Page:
By Chris Bowling
This week will play a critical role in experts’ ability to test for Covid-19 as stockpiles and supply chains of necessary testing materials strain under massive demand.
Dr. Peter Iwen, director of the Nebraska Public Health Laboratory, a partnership between the University of Nebraska Medicine, Nebraska Medicine and the Nebraska Department of Health and Human Services, is one of two labs testing samples from across the state for this strain of coronavirus, Covid-19. Due to dwindling supplies his staff could run out of reagents—materials used for the test’s chemical analyses—by early next week.
“We are to the point that we can not get all the components that we need to run the test,” he said.
These materials range from kits used to extract samples to enzymes used to multiply cells and increase labs’ ability to detect Covid-19, and there have been shortages of them across the nation.
They are used at the state lab to test up to 100 samples a day. However, Iwen said his lab has only processed at most 60 on their busiest day. The University of Nebraska Medical Center, the state’s other Covid-19 testing facility, also has the capacity to test 100 samples a day.
This comes at a time when officials across the country promise increased testing. Before March 1, Iwen’s lab was one of four, including the Centers for Disease Control and Prevention, that could test samples for Covid-19. Since then, the number of cases has escalated along with promises to test more.
Across the country, private and public hospitals, as well as drive-thru options have started offering tests. Now these producers are under pressure to produce as much as possible to meet a dramatic and immediate spike in demand.
“I don’t see them wrapping up very fast,” he said. “Unless they’re building new factories, and they’re not.”
To Iwen this week will be a make or break moment in a pandemic marked by such instances. In addition to working with the CDC and material providers, Iwen said he might have some “scoops” to fast-track materials to his lab and keep testing on track.
The timing is essential, he said, because right now requests to re-up their supply are backordered up to three weeks.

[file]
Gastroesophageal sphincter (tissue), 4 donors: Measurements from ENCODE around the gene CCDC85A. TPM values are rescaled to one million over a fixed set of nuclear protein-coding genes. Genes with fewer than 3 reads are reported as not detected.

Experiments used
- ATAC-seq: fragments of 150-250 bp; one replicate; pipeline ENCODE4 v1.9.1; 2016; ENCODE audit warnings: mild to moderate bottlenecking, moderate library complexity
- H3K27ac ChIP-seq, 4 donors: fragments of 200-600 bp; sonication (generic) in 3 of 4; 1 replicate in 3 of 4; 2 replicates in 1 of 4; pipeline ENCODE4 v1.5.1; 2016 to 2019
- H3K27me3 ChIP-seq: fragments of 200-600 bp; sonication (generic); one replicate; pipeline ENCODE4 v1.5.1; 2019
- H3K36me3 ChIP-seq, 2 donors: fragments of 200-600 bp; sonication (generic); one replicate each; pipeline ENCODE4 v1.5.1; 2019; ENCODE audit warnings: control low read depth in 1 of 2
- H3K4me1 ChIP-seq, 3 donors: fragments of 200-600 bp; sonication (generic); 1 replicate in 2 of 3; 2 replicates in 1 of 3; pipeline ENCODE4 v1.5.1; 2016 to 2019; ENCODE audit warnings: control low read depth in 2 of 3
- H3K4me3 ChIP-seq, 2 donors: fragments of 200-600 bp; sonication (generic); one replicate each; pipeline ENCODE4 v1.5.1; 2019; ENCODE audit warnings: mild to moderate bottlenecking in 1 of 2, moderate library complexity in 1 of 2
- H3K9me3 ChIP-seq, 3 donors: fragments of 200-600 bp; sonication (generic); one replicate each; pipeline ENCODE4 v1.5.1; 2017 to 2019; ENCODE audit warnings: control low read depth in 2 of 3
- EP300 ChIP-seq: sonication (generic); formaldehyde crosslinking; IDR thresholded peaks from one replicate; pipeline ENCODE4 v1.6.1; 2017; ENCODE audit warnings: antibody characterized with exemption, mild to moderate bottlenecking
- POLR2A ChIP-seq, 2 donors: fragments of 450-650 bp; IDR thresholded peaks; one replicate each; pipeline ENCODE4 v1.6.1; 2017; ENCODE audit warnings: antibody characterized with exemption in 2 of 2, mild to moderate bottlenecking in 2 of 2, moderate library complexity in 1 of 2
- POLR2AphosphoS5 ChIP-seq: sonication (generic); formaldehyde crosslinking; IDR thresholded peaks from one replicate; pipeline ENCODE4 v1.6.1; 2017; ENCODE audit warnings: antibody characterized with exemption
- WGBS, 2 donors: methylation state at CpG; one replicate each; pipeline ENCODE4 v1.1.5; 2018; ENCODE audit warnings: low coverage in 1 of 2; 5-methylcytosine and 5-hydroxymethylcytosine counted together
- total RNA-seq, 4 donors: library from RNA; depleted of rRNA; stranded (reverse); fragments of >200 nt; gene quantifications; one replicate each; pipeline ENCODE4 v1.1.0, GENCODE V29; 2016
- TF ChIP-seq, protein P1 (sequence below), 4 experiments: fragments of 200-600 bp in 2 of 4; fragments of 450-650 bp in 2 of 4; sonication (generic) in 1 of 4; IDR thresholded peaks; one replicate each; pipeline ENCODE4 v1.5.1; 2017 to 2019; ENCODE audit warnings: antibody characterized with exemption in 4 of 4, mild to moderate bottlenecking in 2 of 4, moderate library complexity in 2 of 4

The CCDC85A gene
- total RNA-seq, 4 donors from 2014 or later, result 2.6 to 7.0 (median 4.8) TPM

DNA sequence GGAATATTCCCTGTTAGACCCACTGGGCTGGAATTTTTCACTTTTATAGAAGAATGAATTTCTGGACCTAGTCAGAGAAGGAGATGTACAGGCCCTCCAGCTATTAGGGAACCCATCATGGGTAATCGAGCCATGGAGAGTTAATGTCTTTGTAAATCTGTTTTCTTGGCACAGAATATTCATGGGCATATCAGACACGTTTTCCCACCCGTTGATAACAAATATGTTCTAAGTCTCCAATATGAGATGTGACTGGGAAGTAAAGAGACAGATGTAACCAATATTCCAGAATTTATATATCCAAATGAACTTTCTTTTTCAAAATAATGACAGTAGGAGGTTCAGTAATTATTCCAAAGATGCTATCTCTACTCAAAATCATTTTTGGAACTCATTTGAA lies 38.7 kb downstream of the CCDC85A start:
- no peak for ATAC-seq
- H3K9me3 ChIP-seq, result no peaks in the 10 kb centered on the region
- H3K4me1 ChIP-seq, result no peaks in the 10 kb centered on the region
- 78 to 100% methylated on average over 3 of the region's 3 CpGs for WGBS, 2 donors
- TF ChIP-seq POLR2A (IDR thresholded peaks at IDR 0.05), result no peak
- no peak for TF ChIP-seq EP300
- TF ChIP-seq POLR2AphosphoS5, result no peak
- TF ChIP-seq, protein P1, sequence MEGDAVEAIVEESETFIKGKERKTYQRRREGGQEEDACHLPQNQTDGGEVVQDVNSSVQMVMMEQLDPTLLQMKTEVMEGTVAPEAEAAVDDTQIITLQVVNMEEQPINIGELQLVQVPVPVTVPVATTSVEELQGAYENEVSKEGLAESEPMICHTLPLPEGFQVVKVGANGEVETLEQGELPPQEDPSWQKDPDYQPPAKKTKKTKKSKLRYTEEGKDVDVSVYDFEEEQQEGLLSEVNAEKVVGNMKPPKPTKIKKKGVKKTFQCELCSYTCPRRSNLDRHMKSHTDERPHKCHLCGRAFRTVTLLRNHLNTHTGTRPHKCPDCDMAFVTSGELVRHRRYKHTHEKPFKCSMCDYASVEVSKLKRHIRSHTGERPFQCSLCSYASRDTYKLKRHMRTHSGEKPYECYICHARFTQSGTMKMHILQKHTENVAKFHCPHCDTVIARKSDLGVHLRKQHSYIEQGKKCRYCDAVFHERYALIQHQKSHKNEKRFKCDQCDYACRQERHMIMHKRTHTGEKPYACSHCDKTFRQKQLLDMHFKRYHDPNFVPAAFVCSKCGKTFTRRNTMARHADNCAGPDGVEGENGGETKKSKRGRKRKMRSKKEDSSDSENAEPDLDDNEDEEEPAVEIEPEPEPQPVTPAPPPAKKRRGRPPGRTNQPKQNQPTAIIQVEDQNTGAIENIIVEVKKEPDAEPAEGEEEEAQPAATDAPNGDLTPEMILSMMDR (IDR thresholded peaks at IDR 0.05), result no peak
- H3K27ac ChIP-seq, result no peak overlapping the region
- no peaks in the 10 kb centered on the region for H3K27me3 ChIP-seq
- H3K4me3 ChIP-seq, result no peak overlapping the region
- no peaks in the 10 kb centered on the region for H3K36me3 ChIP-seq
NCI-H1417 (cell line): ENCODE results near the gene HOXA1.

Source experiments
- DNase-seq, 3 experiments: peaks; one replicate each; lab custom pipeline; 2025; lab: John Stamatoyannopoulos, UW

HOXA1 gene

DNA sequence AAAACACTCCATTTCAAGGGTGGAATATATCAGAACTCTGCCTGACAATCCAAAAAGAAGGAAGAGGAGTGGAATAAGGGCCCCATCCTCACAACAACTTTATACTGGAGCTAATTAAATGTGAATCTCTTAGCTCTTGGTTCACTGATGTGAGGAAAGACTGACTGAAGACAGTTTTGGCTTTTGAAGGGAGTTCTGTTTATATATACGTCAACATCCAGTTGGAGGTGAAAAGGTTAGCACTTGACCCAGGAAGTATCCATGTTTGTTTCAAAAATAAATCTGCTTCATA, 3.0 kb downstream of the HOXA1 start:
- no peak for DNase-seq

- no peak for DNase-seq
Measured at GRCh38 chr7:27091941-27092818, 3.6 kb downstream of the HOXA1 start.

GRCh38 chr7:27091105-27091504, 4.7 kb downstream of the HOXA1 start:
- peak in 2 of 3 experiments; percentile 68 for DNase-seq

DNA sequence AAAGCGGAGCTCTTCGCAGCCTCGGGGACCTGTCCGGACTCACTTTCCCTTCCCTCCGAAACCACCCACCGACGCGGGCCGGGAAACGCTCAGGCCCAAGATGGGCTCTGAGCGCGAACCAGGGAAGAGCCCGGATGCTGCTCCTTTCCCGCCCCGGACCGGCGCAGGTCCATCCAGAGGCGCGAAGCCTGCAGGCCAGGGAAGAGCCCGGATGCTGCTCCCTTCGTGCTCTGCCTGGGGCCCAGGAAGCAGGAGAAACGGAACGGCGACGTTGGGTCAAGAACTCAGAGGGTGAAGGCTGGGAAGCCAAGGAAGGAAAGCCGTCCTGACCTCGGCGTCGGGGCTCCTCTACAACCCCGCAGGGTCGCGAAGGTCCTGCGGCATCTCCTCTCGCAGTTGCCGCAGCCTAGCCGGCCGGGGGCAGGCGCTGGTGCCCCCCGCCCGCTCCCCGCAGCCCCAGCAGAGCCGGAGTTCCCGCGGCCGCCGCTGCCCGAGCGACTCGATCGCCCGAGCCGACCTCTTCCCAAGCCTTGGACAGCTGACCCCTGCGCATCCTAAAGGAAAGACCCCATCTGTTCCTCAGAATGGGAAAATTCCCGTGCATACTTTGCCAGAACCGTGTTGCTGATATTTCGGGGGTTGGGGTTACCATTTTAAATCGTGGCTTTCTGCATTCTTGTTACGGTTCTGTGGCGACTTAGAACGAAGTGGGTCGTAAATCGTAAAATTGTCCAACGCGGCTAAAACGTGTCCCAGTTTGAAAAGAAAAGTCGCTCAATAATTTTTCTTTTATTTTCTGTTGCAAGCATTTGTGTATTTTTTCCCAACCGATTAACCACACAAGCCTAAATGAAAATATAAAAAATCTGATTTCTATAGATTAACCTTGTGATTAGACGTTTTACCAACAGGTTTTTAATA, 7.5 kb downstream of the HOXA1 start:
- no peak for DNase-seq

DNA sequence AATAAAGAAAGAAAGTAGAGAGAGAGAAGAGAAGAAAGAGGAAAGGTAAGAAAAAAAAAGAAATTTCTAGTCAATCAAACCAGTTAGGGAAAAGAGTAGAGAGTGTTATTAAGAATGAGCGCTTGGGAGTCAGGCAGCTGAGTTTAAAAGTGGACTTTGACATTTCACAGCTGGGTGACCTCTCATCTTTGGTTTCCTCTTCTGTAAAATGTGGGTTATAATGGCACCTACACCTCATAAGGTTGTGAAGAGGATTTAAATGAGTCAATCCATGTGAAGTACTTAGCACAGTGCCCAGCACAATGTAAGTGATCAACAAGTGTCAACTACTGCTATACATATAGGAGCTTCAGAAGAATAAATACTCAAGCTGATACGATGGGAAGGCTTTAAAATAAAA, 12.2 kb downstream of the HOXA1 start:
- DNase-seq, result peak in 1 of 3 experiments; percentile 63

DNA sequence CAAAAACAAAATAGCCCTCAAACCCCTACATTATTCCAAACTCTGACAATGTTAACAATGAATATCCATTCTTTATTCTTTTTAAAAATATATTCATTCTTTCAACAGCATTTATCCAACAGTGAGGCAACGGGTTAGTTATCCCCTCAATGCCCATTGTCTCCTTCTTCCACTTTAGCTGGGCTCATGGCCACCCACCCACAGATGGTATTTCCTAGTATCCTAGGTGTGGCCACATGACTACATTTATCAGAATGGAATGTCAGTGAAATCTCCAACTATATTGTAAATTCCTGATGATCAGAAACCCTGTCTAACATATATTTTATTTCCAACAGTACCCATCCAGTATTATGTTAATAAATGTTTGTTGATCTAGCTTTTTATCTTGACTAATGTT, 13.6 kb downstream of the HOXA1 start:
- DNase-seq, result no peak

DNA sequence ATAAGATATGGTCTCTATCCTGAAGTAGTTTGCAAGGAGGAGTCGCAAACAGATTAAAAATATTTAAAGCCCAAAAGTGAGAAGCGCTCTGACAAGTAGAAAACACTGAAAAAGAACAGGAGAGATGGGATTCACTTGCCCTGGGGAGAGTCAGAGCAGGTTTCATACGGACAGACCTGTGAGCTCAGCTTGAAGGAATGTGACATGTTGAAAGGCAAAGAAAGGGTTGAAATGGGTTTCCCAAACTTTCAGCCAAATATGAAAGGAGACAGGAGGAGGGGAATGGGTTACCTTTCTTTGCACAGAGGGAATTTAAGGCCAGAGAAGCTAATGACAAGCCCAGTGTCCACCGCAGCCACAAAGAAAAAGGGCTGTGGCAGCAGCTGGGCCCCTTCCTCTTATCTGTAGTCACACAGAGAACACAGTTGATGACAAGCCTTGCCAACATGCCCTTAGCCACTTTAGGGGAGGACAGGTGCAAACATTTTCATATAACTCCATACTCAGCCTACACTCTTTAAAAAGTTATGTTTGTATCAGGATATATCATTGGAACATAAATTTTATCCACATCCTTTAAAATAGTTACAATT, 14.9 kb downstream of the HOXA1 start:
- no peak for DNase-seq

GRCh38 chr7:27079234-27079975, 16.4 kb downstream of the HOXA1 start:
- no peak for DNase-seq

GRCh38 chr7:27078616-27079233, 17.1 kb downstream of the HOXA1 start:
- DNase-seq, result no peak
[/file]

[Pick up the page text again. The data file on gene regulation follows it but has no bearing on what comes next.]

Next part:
“I think this next week is going to be very telling to see where this all is going,” he said.
This moment comes as Iwen said his four-person staff nears four weeks of seven-day weeks and 12-hour days.
With worries of what a sudden spike in cases could do to a health industry—where some projections put the peak number of sick people in need of hospitalization exceeding hospital bed capacities—Iwen said his staff is feeling the effects already.
“We just can’t do it,” he said of the non-stop work schedule. “So I have to think about, ‘What are we going to do next month? Or next week for that matter.’”
Those days consist of testing up to 30 samples at a time in a process that takes between four to five hours.
That process starts with the lab receiving sample collections from around the state. Often those have been screened and cleared by an epidemiologist to make sure the individual meets the standard for Covid-19 testing. Lately, however, the lab has received many unscreened samples which requires additional work to make sure the samples meet the right criteria, Iwen said.
Then, in a high containment facility, they extract the RNA and multiply it to detectable levels.
As summer approaches, Iwen, like others, hopes Covid-19 cases will recede, pointing to lower cases in the southern hemisphere. By next fall, it will most likely resurface, but Iwen hopes we will have built immunity to the virus by then. However, he acknowledges there’s no guarantees as this virus is moving quickly and we are in unknown territory.
“This is outside the box,” he said. “I don’t think there’s a model that’s going to predict what’s going on.”
That became apparent early on when Nebraska Public Health Laboratory was one of a few labs in the United States able to test for Covid-19. At the time Iwen’s team got consistent results from the CDC test kit when several labs could not.
Iwen’s team reached out to the CDC and soon found themselves on a call with high-ranking members of the government organization. Those officials with the highest authority on infectious diseases in the country wanted Iwen and his small team’s help figuring out what went wrong and how to fix it.
“The CDC is reeling quite frankly, and they want help,” he said. “That’s when it became a reality to me.”
It—this virus and the scrambled response to it—has already amounted to a true inflection point in medicine and society. Not much is known about what happens next: how long the pandemic will last and what its ramifications will be. Individually, people are distancing themselves from each other, quarantined in their homes or greeting each other with elbow bumps instead of handshakes. Meanwhile President Donald Trump’s administration recommends people avoid gatherings of more than 10 people and the stock market continues to tank.
For his sake, Iwen recommends his kids and relatives to think logically, avoid people who are coughing and wash your hands. But above all, people still need to live their lives. Staying inside your room or loading up on toilet paper and face masks is understandable but not totally necessary, he said.
Still, there’s no downplaying this is a moment in history. For Iwen, who’s in his 60’s, he can remember where he was when John F. Kennedy was shot or the Space Shuttle Challenger exploded. Covid-19 and the pandemic of early 2020 will be one of those moments too, he said.
“This will be similar to what we talk about to our grandkids,” he said. “That we actually lived through something like this.